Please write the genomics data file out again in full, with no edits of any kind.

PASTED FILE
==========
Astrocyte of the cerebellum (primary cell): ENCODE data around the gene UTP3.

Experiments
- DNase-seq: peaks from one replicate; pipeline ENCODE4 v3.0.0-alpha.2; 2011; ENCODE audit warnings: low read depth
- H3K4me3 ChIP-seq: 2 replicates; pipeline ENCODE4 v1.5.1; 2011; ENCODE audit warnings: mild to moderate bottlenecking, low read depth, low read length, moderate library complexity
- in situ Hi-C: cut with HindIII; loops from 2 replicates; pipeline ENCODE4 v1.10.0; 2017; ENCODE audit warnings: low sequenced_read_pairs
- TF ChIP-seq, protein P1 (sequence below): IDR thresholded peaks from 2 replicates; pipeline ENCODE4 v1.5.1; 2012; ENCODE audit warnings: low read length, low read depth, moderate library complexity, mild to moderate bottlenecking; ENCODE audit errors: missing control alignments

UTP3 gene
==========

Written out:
Astrocyte of the cerebellum (primary cell): ENCODE data around the gene UTP3.

Experiments
- DNase-seq: peaks from one replicate; pipeline ENCODE4 v3.0.0-alpha.2; 2011; ENCODE audit warnings: low read depth
- H3K4me3 ChIP-seq: 2 replicates; pipeline ENCODE4 v1.5.1; 2011; ENCODE audit warnings: mild to moderate bottlenecking, low read depth, low read length, moderate library complexity
- in situ Hi-C: cut with HindIII; loops from 2 replicates; pipeline ENCODE4 v1.10.0; 2017; ENCODE audit warnings: low sequenced_read_pairs
- TF ChIP-seq, protein P1 (sequence below): IDR thresholded peaks from 2 replicates; pipeline ENCODE4 v1.5.1; 2012; ENCODE audit warnings: low read length, low read depth, moderate library complexity, mild to moderate bottlenecking; ENCODE audit errors: missing control alignments

UTP3 gene